Situated next to Port Victoria Sub District hospital mortuary is a classroom under a tree. The pupils who are thirsty for knowledge, are forced to endure the regular sound of wailing mourners coming to collect bodies from the facility for burial.
“Welcome to class five Blue of St. Cecilia Namenya Girls Primary school in Bunyala County; the only girls school in the sub county,” begins the headteacher, Caroline Achode.
The pupils are forced to learn under the tree due to lack of classes. The school, which was started in 1975, has a population of 770 pupils comprising of 550 pupils in primary and 250 in nursery.
“We have a problem of infrastructure, for instance the Early Childhood Development pupils are learning in the staffroom and class seven pupils learn in the library,” she says. “When I was posted to this school in 2010, the school had only 370 pupils,” said Achode, who has an Education degree in Kiswahili and Religious Studies from Busoga University in Uganda.
The school has 10 Teachers Service Commission teachers, five ECD teachers and 10 support staff. The last five years has seen improvement in the school with some of its alumni joining national schools such as Kenya High School and others benefiting from Equity’s Wings to Fly programme.
“In 2010, we had a mean score of 260.43 with an enrollment of 33 candidates. In 2011 we managed a mean of 277 with 41 candidates. In 2012, the school scored a mean of 285.02 and in 2013, the 39 candidates had a mean of 295. In 2014, our school registered an improvement when 41 candidates who sat for KCPE scored a mean of 307.87. We aim to hit 340 marks this year,” Achode said.
Despite the challenges they face, Achode revealed the strengths that have enabled them achieve good results. “We aim to mould an all rounded student and to this end, we endeavour to participate in extracurricular activities such as drama and sports. Besides, we won a trophy for best time management and discipline in Bunyala Sub County,” she said.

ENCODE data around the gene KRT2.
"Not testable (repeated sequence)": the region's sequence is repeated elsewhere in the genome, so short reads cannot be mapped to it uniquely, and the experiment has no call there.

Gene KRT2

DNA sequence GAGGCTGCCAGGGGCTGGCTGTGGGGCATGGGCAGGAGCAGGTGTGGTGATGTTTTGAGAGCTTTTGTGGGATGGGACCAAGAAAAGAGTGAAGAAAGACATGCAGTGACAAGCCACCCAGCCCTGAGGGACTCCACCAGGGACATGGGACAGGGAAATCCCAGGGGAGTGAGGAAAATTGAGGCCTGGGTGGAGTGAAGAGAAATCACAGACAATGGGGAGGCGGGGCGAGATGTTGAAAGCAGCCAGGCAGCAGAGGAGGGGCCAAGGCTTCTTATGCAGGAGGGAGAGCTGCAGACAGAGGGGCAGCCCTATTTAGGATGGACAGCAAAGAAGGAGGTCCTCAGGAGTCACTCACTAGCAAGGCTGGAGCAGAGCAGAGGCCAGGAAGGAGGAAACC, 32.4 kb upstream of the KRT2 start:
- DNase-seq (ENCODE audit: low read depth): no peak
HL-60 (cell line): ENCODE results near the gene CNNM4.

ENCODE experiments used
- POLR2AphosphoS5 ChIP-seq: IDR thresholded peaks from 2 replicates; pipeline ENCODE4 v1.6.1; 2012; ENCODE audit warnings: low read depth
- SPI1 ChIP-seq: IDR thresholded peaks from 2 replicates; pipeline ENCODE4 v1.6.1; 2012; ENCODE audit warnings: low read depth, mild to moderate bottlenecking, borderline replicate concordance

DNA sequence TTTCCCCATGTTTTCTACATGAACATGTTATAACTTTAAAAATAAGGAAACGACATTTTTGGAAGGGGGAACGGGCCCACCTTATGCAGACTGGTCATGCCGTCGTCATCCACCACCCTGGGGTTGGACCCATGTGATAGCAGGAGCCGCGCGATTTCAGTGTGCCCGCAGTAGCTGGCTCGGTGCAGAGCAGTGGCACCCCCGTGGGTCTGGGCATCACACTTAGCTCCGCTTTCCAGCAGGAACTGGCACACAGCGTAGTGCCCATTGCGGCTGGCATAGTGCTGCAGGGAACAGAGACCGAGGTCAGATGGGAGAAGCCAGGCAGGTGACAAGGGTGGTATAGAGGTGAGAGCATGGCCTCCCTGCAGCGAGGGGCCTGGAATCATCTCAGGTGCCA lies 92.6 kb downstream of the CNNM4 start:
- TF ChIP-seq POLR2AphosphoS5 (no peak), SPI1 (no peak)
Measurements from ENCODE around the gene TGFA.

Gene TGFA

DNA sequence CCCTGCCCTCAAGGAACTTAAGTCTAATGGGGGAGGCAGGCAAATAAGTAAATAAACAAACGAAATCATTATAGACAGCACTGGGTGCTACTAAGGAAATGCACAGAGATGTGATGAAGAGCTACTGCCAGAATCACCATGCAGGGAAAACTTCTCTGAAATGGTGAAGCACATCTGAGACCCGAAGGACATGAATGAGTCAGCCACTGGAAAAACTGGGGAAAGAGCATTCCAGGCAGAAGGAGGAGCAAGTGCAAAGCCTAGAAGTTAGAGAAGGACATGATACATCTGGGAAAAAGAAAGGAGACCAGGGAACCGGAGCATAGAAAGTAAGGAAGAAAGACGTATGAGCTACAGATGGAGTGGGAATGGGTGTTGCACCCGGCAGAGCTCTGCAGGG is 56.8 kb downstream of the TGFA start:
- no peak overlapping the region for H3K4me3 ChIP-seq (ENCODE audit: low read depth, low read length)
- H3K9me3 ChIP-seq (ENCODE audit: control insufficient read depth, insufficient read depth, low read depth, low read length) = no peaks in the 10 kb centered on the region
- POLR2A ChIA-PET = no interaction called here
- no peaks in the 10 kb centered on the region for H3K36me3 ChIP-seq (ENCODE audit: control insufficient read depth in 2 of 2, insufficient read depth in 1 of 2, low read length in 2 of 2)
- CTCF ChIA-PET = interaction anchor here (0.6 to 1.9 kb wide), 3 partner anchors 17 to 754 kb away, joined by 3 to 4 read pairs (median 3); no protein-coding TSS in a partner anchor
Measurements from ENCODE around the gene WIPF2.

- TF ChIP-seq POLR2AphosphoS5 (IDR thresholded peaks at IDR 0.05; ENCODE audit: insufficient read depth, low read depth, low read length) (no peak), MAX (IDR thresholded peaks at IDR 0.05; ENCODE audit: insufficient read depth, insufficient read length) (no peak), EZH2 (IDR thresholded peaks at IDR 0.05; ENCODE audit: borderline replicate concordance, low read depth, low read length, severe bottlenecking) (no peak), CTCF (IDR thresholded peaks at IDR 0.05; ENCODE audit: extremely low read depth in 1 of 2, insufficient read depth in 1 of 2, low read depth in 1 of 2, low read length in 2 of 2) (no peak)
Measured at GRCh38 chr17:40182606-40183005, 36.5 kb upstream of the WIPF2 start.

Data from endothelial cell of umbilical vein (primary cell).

Apart from extracurricular activities, the school’s high level of discipline and inculcation of moral values has ensured that no girl has dropped out of school due to pregnancy or early marriage in the last five years.
The school also received funds from Budalangi constituency development fund for installation of power three years ago.
The board chairman Peter Ludasya said the installation of power at the school has ensured that students can have preps early in the morning and also in the evening before going home.The fund also paid for the plastering of four classrooms during the same period.
Since the ECD class uses the staffroom, teachers have been forced to sit on the verandahs next to their classroom. When it rains, they are forced to seek refuge in the classrooms with the students. Apart from the vagaries of weather such as rain and sunshine, the pupils undergo a harrowing experience every time mourning and bereaved relatives and friends come to collect bodies of their beloved from the Port Victoria Sub County mortuary which is a mere 30 metres away.
“At times learning is disrupted since most of the relatives who come to the morgue engage in lamentations and wailing which can last for up to half an hour,” Achode complains.
To deal with the situation, parents in collaboration with the school administration held a fund-raiser last year that realised a total of Sh120,000 which was used to put up an extra classroom. However, Achode says the money was inadequate and another Sh300,000 is needed to facilitate the completion of the classroom.
“We should think of constructing storeyed classroom to save space which is inadequate in this region,” says Ludasya, referring to the rocky terrain in the area which makes construction an uphill task due to excavation of rocks.
Both the head teacher and board chairman concur that the school needs a government funded boarding facility urgently.
“Although there is a boarding section, this is a limited facility which is managed by nuns at the neighbouring St. Cecilia Catholic mission whose charges are beyond the reach of most of the parents in the region” Achode noted.